This is the final post on the missteps of the early church Apostles as recorded in Acts. If you want to know what I think about the accuracy of their writings (the Epistles) you’ll have to go back and read part one where I talked about that. But that hasn’t been my theme. I’m merely trying to glean for us a few lessons from the mistakes they made and encourage us to make every effort to avoid any repeat performance.
“After I returned to Jerusalem, I was praying in the Temple and fell into a trance. I saw a vision of Jesus saying to me, ‘Hurry! Leave Jerusalem, for the people here won’t accept your testimony about me.’
“‘But Lord,’ I argued, ‘they certainly know that in every synagogue I imprisoned and beat those who believed in you. And I was in complete agreement when your witness Stephen was killed. I stood by and kept the coats they took off when they stoned him.’
“But the Lord said to me, ‘Go, for I will send you far away to the Gentiles!’” Acts 22:17-21
In the telling of his conversion testimony, years later Paul admitted that he “argued” with the Lord when he told him to get out of Jerusalem. It seems, at least for a brief moment (if not longer), he felt he had a better idea than God’s, a better plan for how he could be most effective in the service of God. From where he stood, he was sure the Jews would be receptive to him because of the obvious transformation he’d undergone. Surely they’d see what kind of difference Jesus had made in his life and want some of the same. True, Paul was young in the faith at the time and didn’t know how Jesus rolled, and also true that after a brief exchange on it, he ceded and did the right thing. But his first instinct was to plead his case for what he thought was best at the time.
I really like how honest and transparent he was to even admit his disagreement with God in front of his persecutors. But keep in mind, this was no commonplace “Quite Time” he was describing, he was in a trance and saw Jesus in a vision when he got the “get out of Dodge” order. To my mind, that brings it to another level of commissioning, which he would eventually learn to obey more readily. The moral – when in a trance, having a vision of Jesus standing there, do what he says without proposing a “better plan.”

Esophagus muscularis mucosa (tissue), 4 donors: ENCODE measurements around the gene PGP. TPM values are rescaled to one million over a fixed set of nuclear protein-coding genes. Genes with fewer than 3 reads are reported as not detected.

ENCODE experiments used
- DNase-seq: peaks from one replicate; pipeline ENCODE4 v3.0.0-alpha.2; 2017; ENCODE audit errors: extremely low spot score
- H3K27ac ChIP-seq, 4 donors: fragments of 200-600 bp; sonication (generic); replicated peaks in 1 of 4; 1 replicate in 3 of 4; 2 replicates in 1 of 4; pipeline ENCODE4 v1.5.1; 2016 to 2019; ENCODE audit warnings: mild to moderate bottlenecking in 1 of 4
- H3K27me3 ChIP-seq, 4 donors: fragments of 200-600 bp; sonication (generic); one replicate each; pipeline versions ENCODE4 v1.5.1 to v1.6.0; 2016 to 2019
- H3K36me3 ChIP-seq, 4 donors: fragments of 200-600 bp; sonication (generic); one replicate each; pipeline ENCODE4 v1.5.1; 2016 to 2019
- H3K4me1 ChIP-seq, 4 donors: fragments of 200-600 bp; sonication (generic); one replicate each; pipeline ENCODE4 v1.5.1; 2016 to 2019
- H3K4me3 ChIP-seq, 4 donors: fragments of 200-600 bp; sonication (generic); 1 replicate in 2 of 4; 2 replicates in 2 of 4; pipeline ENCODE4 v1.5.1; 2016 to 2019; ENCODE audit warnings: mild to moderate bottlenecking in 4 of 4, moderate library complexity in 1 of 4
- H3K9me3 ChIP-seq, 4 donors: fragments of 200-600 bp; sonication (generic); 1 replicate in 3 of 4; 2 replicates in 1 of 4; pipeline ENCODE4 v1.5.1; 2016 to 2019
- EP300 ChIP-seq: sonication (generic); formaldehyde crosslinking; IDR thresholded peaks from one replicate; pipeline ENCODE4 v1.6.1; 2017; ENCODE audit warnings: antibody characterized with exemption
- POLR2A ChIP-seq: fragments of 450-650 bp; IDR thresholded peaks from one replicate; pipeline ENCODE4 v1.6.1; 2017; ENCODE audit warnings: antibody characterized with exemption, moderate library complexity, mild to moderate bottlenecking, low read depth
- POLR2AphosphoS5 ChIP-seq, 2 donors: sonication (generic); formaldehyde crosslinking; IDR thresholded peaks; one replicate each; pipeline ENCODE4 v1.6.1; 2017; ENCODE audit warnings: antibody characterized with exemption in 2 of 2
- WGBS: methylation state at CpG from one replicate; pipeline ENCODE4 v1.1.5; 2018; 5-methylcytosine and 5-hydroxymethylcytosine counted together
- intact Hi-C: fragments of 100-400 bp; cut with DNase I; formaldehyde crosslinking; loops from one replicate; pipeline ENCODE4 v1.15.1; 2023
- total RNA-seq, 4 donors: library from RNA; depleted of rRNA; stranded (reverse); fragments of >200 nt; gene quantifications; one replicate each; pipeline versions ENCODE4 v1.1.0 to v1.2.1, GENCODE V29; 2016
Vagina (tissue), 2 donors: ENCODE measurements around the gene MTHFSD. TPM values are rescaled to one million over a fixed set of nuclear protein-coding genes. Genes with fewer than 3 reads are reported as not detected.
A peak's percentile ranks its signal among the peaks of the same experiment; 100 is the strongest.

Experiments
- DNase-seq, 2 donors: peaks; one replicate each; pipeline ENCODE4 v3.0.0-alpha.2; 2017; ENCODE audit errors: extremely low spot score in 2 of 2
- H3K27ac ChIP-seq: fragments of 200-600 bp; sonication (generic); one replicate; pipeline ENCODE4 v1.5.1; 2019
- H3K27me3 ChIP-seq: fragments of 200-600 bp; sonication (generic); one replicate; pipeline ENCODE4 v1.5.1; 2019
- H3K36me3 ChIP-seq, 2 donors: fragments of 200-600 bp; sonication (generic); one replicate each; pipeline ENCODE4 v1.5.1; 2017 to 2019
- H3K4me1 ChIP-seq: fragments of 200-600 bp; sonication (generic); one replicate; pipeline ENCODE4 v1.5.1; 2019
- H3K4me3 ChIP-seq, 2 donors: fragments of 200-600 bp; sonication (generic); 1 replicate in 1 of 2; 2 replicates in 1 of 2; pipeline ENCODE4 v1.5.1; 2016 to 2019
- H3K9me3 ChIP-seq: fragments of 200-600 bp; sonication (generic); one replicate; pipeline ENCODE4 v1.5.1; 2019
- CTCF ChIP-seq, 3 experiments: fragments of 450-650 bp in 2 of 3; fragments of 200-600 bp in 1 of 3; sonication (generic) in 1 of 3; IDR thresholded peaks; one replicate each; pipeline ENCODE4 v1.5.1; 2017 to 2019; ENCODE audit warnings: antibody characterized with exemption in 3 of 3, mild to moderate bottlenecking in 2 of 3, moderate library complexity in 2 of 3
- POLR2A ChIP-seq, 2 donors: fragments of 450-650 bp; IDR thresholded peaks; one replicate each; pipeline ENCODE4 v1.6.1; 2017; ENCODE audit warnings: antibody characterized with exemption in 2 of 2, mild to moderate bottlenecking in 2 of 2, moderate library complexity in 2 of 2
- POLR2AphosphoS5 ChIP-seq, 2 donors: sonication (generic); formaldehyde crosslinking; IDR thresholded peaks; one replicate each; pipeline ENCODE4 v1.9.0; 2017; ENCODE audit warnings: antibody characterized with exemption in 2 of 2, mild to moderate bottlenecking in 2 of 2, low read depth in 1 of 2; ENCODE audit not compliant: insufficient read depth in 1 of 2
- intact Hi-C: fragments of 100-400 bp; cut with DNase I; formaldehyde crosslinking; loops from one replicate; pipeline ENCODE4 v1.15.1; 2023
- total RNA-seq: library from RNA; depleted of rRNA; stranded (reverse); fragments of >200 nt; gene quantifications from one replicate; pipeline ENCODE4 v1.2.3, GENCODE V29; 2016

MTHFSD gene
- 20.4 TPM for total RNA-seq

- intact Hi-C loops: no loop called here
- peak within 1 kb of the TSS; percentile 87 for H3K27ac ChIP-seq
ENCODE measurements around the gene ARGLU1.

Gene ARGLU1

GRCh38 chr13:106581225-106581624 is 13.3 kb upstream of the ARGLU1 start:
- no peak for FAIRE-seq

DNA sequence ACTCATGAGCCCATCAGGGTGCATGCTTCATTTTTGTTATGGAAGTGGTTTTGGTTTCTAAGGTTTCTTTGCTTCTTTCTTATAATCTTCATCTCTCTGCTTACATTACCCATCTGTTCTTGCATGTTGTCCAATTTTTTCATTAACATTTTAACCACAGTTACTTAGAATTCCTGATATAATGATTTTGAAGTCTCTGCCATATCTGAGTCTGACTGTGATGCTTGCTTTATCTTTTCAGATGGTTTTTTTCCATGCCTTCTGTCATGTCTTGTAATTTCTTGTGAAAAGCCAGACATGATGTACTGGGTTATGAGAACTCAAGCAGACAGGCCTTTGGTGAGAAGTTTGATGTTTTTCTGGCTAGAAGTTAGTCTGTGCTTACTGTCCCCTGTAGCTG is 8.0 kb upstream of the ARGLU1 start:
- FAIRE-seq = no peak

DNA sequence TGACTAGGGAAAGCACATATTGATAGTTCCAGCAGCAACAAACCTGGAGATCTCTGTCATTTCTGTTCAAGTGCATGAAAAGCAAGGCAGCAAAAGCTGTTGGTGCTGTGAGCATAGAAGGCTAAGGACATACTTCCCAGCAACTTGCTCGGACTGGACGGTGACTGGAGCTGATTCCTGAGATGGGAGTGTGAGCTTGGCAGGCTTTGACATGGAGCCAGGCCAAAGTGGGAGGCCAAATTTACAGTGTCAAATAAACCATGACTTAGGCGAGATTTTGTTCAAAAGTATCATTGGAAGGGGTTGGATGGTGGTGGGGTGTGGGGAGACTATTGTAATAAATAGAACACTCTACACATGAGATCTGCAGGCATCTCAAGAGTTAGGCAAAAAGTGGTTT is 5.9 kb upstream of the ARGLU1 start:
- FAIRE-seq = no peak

There might have been more conversation involved during the trance/vision, but all we have in Luke’s account is Jesus winning the “argument” with a command – “Go!” That’s how God wins arguments – with commands. He usually doesn’t give us reasons for what he tells us to do, sometimes he just says, “Go and do it,” to which he expects compliance. He might be willing to have some back and forth with us for a while, but at some point, he expects to stop explaining and move to commanding.
So, have you had any such “arguments” with the Lord? Who usually wins? Are there any areas or issues in your life in which you feel you have a better idea than his? What have you learned from insisting on your way over his? Just wondering.
So, those Apostles (the ones “upon whom the foundation of God’s household is built”) didn’t do everything right. They made mistakes of one sort or another throughout their lives. And if that’s true, what does that say about us, who aren’t Apostles (at least not the kind with the capital “A”)? I think it says we should learn from their mistakes and not be too hard on ourselves as we try to live our lives pleasing to God. I think it means we should shoot for the moon, but if we hit the trees, at least we got off the ground. Let’s do our best to stay on the path, but also do our best to stay out of his way on that path. And I think the best way we can do that is to stay behind him (as opposed to venturing ahead) with our eyes peeled, light on our feet, and “follow the Lamb wherever he goes.” When we fall down, lose our way, or deliberately choose the wrong path; let’s get back up, shake off the dirt, get back on track, and follow.
One Reply to “Mistakes the Apostles made… (part four)”
You are right to say if we turn a blind eye to the examples of mistake making humans in Gods Word no matter how trivial regardless of their titles we are guilty for not applying the types and examples written for our learning.